Pictura Gallery

Hyoyeon Kim | Abnormal Sense

March 20, 2024

This year Lisa and I had the honor of being selected by Fotofest to contribute to the 2014 Ten by Ten exhibition. This show highlights the works of 10 artists, nominated by 10 different curators. We were excited to feature the work of artist, Hyoyeon Kim.

Hyoyeon Kim began this project while attempting to untangle threads of her family history from the wreckage of the atomic bomb. Kim’s maternal grandmother lived near Hiroshima before World War II, but when she became pregnant, she moved to Korea with her new husband shortly before the bomb was dropped. Other members of the family stayed behind, and only one survived the nuclear explosion. These personal connections led Kim to investigate a larger population of Korean families similarly affected by the bombing.

In her research, Kim found that Korean atomic bomb victims are a special group in that they were constructed, not by their own volition, but by the macro-level forces of war, colonialism, forced conscription and migration.” A large number of Koreans from the region of Hapcheon were settled in Hiroshima. When the bomb was dropped, the immediate death toll of Koreans came to thirty thousand, and nearly forty-nine thousand ultimately died from radiation exposure.

After the war, around eleven thousand survivors made their way back to Hapcheon. Societal prejudice formed towards victims and their descendants, relating to health issues and genetic shifts associated with radiation exposure. As a result, the communities became somewhat closed. Observing the longevity of these effects, Kim began to refer to the second and third generation descendants of victims as the Atomic Generation.’

While forming Abnormal Sense, Kim spent nearly three years visiting and living near Hapcheon, talking with families over time. She gained the trust to sit quietly in the room with the people she photographed. And this perspective is what she offers the viewer: calm minutes of everyday life with a complicated history simmering below the surface.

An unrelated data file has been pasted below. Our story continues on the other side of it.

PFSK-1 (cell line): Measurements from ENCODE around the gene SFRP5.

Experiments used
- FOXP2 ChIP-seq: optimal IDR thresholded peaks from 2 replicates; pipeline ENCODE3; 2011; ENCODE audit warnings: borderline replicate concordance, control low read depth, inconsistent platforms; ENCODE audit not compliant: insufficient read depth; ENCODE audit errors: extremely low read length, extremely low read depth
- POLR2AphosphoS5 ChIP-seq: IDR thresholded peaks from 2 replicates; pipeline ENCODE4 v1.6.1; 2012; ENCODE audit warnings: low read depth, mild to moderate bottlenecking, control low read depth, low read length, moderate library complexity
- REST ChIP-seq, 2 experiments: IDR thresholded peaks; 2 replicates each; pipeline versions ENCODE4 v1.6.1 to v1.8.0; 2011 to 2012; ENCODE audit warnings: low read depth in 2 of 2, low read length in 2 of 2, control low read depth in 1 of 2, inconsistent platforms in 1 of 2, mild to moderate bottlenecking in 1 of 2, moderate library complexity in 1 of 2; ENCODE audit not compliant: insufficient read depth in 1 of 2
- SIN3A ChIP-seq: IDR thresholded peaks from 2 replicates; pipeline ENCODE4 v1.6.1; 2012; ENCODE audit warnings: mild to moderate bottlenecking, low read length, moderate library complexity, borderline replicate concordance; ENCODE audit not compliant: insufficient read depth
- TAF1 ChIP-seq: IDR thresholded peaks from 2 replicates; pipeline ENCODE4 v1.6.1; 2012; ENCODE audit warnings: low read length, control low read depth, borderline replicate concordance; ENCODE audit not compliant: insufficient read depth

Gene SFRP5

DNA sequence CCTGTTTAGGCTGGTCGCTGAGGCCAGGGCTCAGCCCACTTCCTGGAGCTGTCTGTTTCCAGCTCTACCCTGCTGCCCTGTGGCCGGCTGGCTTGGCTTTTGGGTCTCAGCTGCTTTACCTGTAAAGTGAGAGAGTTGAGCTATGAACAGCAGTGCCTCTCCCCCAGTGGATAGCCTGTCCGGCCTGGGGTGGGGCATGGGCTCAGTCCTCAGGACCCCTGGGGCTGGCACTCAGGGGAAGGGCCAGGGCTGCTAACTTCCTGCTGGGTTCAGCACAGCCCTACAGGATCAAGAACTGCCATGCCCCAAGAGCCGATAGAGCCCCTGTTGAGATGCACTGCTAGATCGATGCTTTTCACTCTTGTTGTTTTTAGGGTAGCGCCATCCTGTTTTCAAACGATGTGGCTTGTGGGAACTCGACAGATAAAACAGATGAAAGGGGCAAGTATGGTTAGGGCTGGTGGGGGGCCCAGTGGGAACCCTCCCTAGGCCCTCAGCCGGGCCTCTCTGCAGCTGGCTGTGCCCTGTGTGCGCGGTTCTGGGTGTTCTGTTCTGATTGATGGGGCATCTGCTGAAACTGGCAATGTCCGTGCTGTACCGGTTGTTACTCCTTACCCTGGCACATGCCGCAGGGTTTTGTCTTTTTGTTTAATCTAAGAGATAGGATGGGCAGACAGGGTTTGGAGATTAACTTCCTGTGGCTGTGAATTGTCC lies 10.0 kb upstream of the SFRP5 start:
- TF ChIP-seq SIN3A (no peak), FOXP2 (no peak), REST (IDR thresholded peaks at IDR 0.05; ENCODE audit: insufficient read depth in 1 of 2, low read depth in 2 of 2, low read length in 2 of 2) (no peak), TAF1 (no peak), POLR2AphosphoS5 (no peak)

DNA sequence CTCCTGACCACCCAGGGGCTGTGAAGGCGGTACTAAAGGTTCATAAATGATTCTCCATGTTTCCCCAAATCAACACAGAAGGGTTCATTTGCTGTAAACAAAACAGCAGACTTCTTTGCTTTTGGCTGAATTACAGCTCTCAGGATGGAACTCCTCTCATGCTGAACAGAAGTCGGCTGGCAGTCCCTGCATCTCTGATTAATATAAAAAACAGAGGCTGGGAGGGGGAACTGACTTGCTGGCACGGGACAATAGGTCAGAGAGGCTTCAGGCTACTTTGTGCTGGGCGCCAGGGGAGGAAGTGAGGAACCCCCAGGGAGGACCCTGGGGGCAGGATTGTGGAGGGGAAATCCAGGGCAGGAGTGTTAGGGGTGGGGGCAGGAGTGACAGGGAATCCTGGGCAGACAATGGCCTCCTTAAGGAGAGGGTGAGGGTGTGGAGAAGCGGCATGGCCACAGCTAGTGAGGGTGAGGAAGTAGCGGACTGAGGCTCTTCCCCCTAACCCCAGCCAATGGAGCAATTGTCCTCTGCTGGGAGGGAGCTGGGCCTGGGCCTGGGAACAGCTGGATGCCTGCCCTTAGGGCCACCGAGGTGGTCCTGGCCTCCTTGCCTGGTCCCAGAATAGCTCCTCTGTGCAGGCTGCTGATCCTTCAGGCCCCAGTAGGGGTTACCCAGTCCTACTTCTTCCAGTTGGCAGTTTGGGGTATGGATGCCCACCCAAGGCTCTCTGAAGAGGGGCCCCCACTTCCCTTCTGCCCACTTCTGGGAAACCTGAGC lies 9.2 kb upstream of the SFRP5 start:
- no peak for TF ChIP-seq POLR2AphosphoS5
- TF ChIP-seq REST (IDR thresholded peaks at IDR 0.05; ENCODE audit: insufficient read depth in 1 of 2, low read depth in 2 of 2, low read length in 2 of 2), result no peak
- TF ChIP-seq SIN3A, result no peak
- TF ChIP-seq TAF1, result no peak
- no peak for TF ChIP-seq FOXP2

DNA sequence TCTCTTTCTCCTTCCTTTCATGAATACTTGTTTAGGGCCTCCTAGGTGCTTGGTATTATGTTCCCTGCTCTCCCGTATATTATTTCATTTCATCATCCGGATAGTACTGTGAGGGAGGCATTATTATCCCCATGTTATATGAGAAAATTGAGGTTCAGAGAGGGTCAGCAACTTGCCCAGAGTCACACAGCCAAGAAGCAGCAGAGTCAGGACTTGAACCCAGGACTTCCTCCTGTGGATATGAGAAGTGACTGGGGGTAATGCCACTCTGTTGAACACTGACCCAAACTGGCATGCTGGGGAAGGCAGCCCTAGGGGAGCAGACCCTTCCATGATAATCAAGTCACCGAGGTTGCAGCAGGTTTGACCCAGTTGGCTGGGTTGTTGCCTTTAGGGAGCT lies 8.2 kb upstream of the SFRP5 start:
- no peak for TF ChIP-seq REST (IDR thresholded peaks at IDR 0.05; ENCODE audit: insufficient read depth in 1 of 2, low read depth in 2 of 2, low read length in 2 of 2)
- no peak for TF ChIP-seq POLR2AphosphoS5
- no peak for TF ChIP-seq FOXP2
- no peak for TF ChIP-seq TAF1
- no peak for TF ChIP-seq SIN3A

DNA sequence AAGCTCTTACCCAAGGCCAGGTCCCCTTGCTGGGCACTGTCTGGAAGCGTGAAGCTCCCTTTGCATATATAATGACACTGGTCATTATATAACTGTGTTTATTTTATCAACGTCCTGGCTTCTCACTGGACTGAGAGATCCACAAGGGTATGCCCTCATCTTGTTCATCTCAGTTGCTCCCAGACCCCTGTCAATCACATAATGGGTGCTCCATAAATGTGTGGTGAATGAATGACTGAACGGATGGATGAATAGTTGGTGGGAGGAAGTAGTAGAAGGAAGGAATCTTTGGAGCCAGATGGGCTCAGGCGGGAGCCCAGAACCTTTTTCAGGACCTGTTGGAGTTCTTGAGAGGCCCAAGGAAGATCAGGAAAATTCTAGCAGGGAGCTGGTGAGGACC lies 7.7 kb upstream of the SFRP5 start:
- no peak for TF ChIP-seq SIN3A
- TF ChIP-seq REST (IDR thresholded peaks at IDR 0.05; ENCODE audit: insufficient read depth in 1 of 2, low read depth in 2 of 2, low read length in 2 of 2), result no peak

Though Kim references past geopolitical forces and sets off an alarm about current nuclear threats, her photographs are anchored by what is personal, rather than what is political in this story. In the home of a survivor, portraits of ancestors and children are collected on a table, a continuum of generational pride and love. Among them, a glass picture frame is embedded with a small clock, an odd symbol of time moving forward, even as each portrait remains fixed in the past.

Hyoyeon Kim Abnormal Sense 039 2019 Digital Archival Pigment print

Throughout the series, Kim builds her images around the interplay of visibility and invisibility. She tucks meaning into both what is revealed and what is hidden. During an interview for this essay, Kim observed that descendants of the victims can seem like ghosts caught between countries. In this context, the photograph of two girls pretending to be ghosts takes on a different meaning. As the eye passes from the playful curl of the toes up through the curtains, an eeriness settles in. Behind gauze, the girls are recast into veiled silhouettes. Their fading forms call to mind the cloud of dust that, as it descended, alchemized skin into spirit.

There is a conflict for the viewer within each image. Should the photographs be understood as everyday familial scenes, or should all be viewed in light of the bomb and its aftereffects? Abnormal Sense gives you the choice to see either way; the goal may be to hold both perspectives at the same time.

Hyoyeon Kim Abnormal Sense 009 2019 Digital Archival Pigment print